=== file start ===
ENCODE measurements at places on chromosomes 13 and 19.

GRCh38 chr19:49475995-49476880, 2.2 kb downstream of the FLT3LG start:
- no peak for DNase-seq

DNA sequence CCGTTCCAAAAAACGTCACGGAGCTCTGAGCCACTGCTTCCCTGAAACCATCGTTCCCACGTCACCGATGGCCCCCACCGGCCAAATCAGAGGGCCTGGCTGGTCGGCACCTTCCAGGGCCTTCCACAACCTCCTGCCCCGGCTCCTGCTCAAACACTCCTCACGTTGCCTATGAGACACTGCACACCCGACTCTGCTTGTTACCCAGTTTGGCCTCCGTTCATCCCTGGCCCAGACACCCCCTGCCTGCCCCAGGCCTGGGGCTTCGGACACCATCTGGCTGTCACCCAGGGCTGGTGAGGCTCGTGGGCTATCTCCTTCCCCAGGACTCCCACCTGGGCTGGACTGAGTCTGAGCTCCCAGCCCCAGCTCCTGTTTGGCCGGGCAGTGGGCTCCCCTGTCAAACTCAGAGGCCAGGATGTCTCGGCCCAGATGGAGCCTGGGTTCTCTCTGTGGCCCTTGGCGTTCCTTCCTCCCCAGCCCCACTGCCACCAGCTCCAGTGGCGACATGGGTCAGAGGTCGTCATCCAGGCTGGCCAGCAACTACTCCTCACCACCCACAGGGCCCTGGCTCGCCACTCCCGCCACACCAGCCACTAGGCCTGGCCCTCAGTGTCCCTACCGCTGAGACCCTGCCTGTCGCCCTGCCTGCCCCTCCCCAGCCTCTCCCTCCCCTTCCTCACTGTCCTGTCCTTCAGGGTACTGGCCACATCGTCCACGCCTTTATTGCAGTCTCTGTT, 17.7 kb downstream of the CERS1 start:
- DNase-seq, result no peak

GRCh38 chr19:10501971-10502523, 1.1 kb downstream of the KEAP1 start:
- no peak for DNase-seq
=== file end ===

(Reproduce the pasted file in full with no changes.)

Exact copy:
ENCODE measurements at places on chromosomes 13 and 19.

GRCh38 chr19:49475995-49476880, 2.2 kb downstream of the FLT3LG start:
- no peak for DNase-seq

DNA sequence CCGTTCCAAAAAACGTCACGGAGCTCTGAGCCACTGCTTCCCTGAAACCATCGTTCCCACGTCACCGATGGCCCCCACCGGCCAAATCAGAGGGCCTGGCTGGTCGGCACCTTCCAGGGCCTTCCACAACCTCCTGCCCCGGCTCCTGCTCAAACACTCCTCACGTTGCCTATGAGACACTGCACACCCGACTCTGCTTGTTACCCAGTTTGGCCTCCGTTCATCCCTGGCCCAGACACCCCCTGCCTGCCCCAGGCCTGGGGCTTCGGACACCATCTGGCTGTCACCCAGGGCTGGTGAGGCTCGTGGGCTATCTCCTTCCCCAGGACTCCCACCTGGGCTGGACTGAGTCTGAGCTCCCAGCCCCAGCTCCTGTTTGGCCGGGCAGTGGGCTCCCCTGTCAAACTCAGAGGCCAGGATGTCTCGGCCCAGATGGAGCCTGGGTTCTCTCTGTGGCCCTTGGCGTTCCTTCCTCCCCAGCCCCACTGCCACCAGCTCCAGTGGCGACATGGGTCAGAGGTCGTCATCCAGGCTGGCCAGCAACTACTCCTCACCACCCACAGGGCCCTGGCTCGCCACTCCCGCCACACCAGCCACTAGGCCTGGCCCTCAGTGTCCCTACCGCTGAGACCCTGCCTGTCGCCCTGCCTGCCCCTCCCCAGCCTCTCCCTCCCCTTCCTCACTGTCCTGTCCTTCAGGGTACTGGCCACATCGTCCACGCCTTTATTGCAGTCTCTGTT, 17.7 kb downstream of the CERS1 start:
- DNase-seq, result no peak

GRCh38 chr19:10501971-10502523, 1.1 kb downstream of the KEAP1 start:
- no peak for DNase-seq